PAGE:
Archaeogenetic findings unlock ancestral origins of Sardinians
Thu, 23 Mar 2017 09:37:00 GMT
Huddersfield’s Sardinian researcher Dr Maria Pala investigates the origins of her homeland ancestors 8,000 years ago
THE island of Sardinia is remarkable for the fact that an exceptionally high proportion of the population is seemingly descended from people who have occupied it since the Neolithic and Bronze Age, between 8,000 and 2,000 years ago. For centuries after that, they had little interaction with mainland Europe.
Now, University of Huddersfield researcher Dr Maria Pala has taken part in a project that has helped to unlock the genetic secrets of her Mediterranean homeland. One of the findings is that some modern Sardinians could have evolved from people who colonised the island at an even earlier period, the Mesolithic.
Dr Pala - whose first degree was from the University of Sassari in her native Sardinia – is a Senior Lecturer at the University of Huddersfield and a member of its Archaeogenetics Research Group. The group is led by Professor Martin Richards and includes Dr Francesca Gandini as Research Fellow. They are all co-authors of a new article, titled Mitogenome Diversity in Sardinians: A Genetic Window onto an Island’s Past, appearing in the journal Molecular Biology and Evolution.
It states that modern Sardinians are a “unique reservoir of distinct genetic signatures” and it describes how the research team, based at a number of UK, European and American universities and institutes, analysed 3,491 DNA samples from the present day population and compared them with 21 ancient samples taken from skeletal remains found in rock-cut tombs spanning from the Neolithic period to the Final Bronze Age.
Dr Pala (pictured left) explained that this new study focused on the mitochondrial genome – the maternal line from mothers to daughters – because it provided an unbroken line of descent, much less complex than the whole genome.
It emerged that 78.4 per cent of the modern mitogenomes actually cluster into “Sardinian-specific haplogroups”.
“That percentage is extremely high,” said Dr Pala. “If you look at Europeans as a whole, you cannot essentially distinguish an English person from an Italian or a French, because Europeans have mixed together for a long time.”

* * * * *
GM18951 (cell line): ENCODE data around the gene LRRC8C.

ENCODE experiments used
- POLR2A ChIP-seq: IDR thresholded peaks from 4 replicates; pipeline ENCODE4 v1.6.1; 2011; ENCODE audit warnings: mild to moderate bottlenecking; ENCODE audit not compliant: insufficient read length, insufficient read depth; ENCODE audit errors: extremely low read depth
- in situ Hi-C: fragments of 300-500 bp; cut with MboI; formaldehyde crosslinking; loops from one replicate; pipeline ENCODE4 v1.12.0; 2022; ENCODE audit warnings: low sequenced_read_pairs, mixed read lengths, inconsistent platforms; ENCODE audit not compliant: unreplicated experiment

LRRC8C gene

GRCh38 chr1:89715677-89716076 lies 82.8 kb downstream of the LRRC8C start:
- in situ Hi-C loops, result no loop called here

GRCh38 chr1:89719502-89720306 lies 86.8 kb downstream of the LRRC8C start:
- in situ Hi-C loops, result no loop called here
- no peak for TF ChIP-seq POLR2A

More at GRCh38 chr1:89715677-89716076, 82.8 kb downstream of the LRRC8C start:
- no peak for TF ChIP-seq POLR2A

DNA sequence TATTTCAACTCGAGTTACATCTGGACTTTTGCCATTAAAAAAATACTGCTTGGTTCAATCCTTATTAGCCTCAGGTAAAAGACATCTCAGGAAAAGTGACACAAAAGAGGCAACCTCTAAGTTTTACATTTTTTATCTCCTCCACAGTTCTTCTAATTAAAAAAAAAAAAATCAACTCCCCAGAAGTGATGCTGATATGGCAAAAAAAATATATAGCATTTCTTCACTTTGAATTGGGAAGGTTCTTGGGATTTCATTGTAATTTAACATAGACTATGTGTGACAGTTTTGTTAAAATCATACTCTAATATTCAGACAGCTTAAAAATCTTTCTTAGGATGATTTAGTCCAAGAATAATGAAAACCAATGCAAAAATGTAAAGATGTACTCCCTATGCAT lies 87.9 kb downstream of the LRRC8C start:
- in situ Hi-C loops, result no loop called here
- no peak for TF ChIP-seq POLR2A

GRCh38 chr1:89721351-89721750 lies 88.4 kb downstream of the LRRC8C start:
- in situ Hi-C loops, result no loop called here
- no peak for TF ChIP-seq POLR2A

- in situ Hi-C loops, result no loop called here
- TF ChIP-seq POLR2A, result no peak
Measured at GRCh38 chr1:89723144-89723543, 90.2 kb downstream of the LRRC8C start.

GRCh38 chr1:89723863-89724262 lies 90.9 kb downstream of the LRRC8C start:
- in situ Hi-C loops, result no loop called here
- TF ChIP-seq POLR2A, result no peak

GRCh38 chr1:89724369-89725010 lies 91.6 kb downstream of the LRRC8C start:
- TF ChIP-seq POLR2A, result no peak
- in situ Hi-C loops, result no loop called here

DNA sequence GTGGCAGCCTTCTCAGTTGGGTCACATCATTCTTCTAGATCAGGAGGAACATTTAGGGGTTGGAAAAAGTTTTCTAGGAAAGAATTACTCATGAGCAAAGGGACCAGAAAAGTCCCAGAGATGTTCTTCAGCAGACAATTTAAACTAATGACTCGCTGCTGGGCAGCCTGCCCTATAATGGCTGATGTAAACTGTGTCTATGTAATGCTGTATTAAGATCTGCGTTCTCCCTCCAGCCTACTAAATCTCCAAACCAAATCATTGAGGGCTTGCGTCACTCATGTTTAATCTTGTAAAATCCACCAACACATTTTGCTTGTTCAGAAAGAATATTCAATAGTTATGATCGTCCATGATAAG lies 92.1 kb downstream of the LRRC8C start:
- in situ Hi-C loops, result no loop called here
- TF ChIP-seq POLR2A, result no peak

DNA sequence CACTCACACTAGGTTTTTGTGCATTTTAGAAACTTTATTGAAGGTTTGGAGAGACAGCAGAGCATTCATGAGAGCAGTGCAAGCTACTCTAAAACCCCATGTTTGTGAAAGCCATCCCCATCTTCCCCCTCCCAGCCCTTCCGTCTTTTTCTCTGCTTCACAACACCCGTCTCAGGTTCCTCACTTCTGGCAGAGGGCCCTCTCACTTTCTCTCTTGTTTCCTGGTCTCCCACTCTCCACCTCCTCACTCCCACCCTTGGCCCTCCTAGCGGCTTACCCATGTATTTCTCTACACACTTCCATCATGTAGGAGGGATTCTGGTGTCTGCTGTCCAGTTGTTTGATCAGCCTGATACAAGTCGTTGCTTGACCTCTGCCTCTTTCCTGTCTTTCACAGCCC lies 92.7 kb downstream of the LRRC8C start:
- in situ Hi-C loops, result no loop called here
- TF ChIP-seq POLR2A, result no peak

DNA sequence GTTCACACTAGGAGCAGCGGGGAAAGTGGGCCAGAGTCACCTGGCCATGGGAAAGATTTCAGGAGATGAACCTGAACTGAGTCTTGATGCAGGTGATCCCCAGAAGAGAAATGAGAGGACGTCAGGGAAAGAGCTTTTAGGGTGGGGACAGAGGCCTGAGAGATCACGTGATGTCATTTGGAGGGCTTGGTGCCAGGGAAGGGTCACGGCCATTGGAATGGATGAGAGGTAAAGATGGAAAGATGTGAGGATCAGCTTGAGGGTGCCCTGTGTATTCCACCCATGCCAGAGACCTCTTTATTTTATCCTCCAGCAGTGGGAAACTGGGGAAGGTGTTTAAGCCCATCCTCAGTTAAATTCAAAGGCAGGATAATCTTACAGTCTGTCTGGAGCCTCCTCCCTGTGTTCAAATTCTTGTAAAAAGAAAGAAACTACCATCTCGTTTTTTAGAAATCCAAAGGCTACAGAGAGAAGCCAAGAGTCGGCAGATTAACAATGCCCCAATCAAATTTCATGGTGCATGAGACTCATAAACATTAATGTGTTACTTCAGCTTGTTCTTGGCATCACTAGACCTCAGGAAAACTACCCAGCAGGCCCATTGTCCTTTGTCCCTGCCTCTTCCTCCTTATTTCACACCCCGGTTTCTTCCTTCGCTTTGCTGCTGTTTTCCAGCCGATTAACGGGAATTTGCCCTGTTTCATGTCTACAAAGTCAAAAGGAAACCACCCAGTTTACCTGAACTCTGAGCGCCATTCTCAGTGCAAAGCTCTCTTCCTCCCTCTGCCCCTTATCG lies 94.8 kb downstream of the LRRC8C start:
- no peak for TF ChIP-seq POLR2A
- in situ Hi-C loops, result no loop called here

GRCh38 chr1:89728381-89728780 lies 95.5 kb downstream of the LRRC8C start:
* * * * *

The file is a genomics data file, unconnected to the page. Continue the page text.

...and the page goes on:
Sardinia has always been an island, but it is believed that there was a time when a lower sea level meant it retained links with the continent, and through these links the first inhabitants reached the island from continental Europe. Then the sea level rose but, despite this, connections with the continent remained active through the Neolithic and Bronze Age, possibly fuelled by the abundance of natural resources such as obsidian and metals present in the island.
Then, whether suddenly or gradually, these connections were severed or became sporadic so that for thousands of years Sardinians were isolated, developing their own language, culture, society and sense of identity.
To this day, Sardinians speak their own tongue and they remain genetically distinctive, as the new article co-authored by Dr Pala demonstrates.
It concludes that: Contemporary Sardinians harbour a unique genetic heritage as a result of their distinct history and relative isolation from the demographic upheavals of continental Europe. Whilst the major signal appears to be the legacy of the first farmers on the island, our results hint at the possibility that the situation might have been much more complex, both for Sardinia but also, by implication, for Europe as a whole. It now seems plausible that human mobility, inter-communication and gene flow around the Mediterranean from Late Glacial times onwards may well have left signatures that survive to this day.